German director Tom Tykwer's "The International" is so unlike any action-thriller on the current landscape that it's practically a citizen of its own invented movie country. Clive Owen stars as Louis Salinger, a scruffy, emotionally tortured Interpol agent who's working with an assistant district attorney based in New York, Eleanor Whitman (Naomi Watts), to bring down a shadowy multinational bank involved in money laundering, weapons trafficking and the backing of disgruntled rebel armies -- in other words, it's an outfit that gleefully profits off political unrest, which is why it seeks, as one character puts it, to make nations and individuals "slaves to debt."
To crack the foundation of this evil monolith -- it goes by the efficiently anonymous acronym IBBC -- Salinger and Whitman spend their time chipping away at the organization's chain of command, hoping, ultimately, to reach the guy at the top, chilly Euro-snob Jonas Skarssen (Ulrich Thomsen), whose eyes are as blank as dollar signs. He proves elusive, leaving Whitman and Salinger to chase after meager fragments of information -- from Berlin to Lyon, France, to Milan, from New York to Istanbul -- with the aim of piecing these elusive, mutable facts into some meaningful whole.
The plot of "The International," which borrows elements from Bourne and Bond, is perhaps more convoluted and more preposterous than it needs to be. (Screenwriter Eric Warren Singer was inspired by the real-life story of the Bank of Credit and Commercial International, which funded all sorts of unsavory activities worldwide until its demise in 1991.) Sometimes the intricacies of the story are blurry and indistinct: Important details about a character might be wedged into the narrative with just a line of dialogue, or briefly alluded to and then waved off altogether. Worst of all, maybe, is that Watts is left to limp her way through the movie, playing a desperately underwritten character. She makes the best of even the tiniest moments -- as when, for example, it dawns on her that her work may endanger her husband and child. There just aren't enough of those moments to add up to a significant performance.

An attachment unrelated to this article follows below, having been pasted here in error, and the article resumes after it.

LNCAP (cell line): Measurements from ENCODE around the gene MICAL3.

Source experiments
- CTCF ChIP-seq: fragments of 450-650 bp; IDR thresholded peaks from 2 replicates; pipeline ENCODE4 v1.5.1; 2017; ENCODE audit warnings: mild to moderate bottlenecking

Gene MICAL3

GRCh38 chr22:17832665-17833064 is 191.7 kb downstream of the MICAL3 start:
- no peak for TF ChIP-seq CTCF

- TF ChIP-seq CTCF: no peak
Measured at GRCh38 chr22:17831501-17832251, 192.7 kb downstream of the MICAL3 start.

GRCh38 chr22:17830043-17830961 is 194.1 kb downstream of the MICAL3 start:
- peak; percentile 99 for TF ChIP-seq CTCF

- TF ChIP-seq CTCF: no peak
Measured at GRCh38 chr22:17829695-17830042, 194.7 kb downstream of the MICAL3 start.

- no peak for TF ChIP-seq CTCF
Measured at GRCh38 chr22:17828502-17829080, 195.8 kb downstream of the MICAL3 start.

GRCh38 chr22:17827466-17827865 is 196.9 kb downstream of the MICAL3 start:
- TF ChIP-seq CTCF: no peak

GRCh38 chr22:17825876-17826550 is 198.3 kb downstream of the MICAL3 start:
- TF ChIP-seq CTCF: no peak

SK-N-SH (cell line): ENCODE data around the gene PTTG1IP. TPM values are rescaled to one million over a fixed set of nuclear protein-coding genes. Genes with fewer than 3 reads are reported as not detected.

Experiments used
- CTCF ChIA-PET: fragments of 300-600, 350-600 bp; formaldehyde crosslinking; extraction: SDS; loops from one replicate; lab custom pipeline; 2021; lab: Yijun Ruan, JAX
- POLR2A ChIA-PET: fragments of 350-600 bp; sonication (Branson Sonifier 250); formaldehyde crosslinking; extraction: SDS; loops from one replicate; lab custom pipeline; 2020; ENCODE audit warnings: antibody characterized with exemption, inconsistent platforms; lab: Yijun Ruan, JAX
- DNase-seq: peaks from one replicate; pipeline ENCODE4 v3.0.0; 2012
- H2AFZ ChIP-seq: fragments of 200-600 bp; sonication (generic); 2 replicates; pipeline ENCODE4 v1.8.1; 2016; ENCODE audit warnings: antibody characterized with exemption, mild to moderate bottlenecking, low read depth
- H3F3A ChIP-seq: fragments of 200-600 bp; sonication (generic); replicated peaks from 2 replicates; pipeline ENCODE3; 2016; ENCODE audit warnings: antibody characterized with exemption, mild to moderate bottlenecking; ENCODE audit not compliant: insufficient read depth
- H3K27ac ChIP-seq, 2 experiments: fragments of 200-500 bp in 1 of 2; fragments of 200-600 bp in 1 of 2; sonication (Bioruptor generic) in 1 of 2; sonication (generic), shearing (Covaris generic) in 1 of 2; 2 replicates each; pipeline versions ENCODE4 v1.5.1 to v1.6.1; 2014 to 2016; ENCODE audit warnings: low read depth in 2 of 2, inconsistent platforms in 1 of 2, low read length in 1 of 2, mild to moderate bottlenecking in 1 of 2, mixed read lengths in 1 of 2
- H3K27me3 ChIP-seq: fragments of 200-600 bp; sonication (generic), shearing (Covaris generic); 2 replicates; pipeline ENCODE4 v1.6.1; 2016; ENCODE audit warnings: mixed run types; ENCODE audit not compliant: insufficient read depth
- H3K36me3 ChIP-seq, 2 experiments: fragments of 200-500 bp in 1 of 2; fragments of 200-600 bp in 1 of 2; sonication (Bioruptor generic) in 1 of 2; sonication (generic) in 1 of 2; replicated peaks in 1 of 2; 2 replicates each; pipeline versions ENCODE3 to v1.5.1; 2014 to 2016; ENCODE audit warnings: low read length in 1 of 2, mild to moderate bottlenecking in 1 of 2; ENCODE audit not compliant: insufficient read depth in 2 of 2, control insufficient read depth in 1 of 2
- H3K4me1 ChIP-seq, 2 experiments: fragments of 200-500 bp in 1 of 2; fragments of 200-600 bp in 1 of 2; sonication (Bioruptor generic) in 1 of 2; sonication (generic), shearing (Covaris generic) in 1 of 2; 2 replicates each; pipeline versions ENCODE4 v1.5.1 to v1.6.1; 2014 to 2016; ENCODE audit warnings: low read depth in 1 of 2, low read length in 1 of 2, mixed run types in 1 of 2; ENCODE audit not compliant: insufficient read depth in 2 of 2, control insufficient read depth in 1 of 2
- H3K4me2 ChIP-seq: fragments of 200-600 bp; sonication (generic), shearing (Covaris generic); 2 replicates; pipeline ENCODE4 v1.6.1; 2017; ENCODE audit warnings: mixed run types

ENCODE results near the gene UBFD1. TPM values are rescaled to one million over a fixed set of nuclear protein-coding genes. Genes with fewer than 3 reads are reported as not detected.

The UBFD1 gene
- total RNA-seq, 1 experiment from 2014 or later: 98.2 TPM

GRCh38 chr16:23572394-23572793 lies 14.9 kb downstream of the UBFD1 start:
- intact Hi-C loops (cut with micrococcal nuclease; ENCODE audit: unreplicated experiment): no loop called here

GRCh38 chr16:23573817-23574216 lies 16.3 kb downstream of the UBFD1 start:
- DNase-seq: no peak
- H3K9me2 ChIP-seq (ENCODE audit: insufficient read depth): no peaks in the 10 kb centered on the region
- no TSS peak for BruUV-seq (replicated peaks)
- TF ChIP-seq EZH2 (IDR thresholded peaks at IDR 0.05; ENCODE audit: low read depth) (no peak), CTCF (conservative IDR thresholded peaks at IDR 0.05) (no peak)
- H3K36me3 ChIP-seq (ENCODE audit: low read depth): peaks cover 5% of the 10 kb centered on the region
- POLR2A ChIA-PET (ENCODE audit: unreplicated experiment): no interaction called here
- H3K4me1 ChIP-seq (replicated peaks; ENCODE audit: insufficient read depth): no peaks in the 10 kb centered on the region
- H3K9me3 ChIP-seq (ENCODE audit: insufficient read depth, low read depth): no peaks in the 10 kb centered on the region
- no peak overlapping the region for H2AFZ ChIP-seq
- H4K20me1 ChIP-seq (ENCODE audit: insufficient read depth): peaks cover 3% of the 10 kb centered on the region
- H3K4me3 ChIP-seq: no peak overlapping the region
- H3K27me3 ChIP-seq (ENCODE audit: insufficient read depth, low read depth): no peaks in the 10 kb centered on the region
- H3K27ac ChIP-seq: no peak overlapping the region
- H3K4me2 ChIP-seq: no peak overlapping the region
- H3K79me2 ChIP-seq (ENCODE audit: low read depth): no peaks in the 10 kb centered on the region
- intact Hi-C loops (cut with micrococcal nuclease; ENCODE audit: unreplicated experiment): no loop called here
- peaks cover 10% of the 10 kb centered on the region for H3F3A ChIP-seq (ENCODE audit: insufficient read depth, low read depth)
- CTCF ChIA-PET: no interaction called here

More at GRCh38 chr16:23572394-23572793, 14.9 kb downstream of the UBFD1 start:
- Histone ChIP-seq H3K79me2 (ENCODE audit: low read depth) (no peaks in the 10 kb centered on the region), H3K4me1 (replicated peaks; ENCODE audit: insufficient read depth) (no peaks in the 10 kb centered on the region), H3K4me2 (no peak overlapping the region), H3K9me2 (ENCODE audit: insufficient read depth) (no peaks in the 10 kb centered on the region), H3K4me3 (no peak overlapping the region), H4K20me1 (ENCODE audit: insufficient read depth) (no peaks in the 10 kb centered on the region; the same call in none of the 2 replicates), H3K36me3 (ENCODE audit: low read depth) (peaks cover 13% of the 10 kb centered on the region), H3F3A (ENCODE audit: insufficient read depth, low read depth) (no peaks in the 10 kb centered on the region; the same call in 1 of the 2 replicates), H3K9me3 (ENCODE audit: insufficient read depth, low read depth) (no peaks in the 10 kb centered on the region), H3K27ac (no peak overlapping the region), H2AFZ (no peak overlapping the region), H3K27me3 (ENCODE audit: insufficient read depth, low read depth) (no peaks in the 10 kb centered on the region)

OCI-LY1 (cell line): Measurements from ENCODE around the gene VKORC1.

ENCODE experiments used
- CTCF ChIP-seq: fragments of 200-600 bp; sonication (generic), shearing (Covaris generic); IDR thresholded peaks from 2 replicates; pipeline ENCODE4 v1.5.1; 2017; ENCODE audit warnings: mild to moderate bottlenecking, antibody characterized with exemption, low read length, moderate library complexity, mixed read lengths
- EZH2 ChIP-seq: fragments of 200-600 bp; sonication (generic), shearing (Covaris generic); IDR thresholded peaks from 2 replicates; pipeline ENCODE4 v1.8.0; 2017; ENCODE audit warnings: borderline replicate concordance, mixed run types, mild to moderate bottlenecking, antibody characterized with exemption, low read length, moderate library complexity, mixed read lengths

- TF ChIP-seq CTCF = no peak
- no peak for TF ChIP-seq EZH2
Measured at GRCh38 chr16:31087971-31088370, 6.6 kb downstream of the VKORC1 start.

Maybe that sounds like too many problems for a thriller to survive. Yet "The International" succeeds at all the things you can't tote up on a score card. And in the end, it works precisely because of all the things it's not -- if only more mainstream Hollywood pictures had these kinds of negatives going for them. This is a thriller where the cutting, even in most of the action sequences, is meticulous but leisurely. The elaborate set pieces are so beautifully worked out that you could take them apart, shot by shot, and fit the pieces back together like an intricate Chinese puzzle. The movie's rewards unfold slowly and quietly, but the payoff, despite the fact that few of us are feeling too kindly toward the banking industry these days, is hardly cathartic. Instead, the picture inches, scene by scene and layer by layer, toward a mood of restless melancholy. Rather than coming at us aggressively, "The International" demands that we come to it. We're guests within its borders, but there's no desperation in the way it works to keep us there.
I'm sure that makes "The International" sound odd, particularly for big-budget mainstream entertainment. The wonder of "The International" is that it is odd, to the point of audaciousness. Tykwer's 1998 art-house hit "Run Lola Run" made bold assertions about what an action movie could be; it was a brash delight that ticked along with remarkable precision. From there, Tykwer went on to make several imperfect but always interesting movies (among them the 2001 "The Princess and the Warrior" and "Heaven" in 2002), none of them as vital and arresting as "Lola."